experience in marketing for the health care and allied health arenas, pointed
out that health care marketing essentially sells an intangible service —
“the expertise of the practitioner and the resulting benefit to a
patient’s quality of life or ability to function” — despite that
O&P devices can be characterized as products.
“The service is customized for the individual, and cannot be
purchased without the service provider,” she added.
The relationships that O&P business owners establish with existing
patients and referral sources are key to this service.
Williamson warned of another difference in health care marketing.
“The biggest difference between O&P marketing and non-health
care marketing is compliance with regulations restricting these activities.
Direct access to potential patients is fraught with legal and ethical
requirements and communications with these people may be subject to HIPAA laws
as well,” he said. “This makes a direct marketing approach, which
many would argue is the most effective, difficult.”
Hornfisher added that patient care marketing relies on providing
knowledgeable customer service and a quality product, building relationships
and being consistent.
“People buy from people. People do not buy from companies,”
Hornfisher said. “Physicians want their lives made easier. If an O&P
provider can deliver a quality product wrapped around professional honest
service, and do that consistently for years, success will follow.”
He said he sees no difference in applying these theories to different
subject matter. Over the 8-year period that Hornfisher owned a pet supply
store, he operated under the same concepts: good products, good service and
“The foundation for success in business is hiring the right people
who are motivated, giving them the right training, and continual training, and
that’s regardless of the position,” he said. “Whether
you’re a customer service [representative], practitioner, technician, you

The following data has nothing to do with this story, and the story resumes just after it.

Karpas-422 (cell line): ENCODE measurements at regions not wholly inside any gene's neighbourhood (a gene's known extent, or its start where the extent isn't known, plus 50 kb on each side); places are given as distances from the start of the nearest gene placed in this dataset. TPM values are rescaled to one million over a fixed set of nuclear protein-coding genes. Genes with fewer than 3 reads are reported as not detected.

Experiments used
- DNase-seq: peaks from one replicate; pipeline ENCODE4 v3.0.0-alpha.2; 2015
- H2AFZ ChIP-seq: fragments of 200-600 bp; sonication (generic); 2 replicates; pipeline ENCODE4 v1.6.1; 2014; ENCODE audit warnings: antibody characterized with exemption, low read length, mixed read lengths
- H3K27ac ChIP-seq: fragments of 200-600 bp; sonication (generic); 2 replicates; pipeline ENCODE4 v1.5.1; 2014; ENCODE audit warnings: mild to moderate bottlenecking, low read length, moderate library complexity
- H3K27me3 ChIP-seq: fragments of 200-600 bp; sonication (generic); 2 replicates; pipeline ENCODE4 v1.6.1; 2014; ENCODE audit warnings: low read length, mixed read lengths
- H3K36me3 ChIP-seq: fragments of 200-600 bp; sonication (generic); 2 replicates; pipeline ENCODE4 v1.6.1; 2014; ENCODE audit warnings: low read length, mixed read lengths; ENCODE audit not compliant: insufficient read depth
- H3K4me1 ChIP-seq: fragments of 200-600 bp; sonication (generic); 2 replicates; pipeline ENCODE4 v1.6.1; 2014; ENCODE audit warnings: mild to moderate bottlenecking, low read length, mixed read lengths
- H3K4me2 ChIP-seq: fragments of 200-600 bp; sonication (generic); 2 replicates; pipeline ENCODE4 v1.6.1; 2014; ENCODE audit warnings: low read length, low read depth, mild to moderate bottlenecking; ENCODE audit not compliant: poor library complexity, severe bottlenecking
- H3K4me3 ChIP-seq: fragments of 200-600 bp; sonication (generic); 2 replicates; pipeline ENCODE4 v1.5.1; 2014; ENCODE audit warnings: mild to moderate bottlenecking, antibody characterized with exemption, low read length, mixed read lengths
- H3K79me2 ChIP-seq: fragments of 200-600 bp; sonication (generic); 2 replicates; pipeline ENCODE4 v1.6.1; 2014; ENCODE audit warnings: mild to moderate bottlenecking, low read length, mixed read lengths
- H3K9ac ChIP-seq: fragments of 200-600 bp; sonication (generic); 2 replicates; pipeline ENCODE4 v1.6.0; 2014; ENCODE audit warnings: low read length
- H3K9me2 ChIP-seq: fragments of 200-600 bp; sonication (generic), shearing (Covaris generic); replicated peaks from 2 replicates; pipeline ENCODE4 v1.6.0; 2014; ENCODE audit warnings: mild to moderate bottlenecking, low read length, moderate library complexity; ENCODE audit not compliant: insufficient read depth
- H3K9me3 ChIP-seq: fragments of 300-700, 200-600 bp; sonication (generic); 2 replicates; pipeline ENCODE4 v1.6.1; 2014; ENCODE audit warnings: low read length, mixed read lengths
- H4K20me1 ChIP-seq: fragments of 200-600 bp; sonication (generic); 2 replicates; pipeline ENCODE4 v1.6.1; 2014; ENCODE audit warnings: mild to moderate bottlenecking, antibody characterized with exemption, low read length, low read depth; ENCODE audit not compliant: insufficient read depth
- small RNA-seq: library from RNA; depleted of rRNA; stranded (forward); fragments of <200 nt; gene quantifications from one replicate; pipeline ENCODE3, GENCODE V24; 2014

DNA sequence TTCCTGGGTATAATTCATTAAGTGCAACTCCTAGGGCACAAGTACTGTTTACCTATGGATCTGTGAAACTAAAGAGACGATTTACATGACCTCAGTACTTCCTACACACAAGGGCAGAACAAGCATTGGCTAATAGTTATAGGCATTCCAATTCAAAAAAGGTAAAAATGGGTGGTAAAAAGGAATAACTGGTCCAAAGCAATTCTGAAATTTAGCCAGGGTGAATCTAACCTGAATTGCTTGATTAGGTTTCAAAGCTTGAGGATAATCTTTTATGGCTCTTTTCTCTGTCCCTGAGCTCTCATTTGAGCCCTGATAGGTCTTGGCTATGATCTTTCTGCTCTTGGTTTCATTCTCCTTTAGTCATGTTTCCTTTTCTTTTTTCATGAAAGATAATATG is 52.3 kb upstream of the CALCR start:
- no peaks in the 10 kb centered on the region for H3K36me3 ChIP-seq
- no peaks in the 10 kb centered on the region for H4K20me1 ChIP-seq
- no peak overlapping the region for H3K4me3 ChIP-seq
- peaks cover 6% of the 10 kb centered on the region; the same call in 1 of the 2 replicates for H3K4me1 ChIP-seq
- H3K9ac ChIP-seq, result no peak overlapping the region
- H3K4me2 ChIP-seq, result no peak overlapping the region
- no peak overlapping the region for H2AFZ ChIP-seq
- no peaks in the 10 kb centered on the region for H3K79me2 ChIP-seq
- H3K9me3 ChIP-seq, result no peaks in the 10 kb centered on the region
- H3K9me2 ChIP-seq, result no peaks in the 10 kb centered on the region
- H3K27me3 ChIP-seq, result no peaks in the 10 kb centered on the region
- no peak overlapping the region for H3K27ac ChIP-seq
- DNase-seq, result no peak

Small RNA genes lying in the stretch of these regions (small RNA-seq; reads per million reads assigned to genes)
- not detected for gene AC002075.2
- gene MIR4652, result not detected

need to be exposed to new ideas, new thoughts, and [get] the tools to do what
Companies lose good employees due to lack of support, whether in the
area of training, staff or equipment and tools, he said.
Small business marketing
Perhaps the most obvious marketing tool is social networking, which
allows business owners the ability to spread the word quickly.
“Social media … levels the playing field in which larger
national or global companies participate,” Stillman said. “Social
media uses web-based technologies to turn communication into interactive
General interest websites like Facebook and Twitter represent one type
of venue in promoting the company. Additional options are special interest
sites such as Disaboom, an interactive online community dedicated to improving
the way individuals with disabilities or functional limitations live their
lives, she said.
As an additional means of engaging with customers or other stakeholders,
Stillman also suggests periodically blogging or posting newsworthy stories on
the company website.
The bottom line is developing a message that resonates with your target
audience, Williamson told O&P Business News. Since the nature
of health care privacy regulations essentially prohibits direct access to
patients, “the most effective marketing angle is through your referral
sources and payers,” he said. “These people are going to be most
interested in how their association with you can save them money while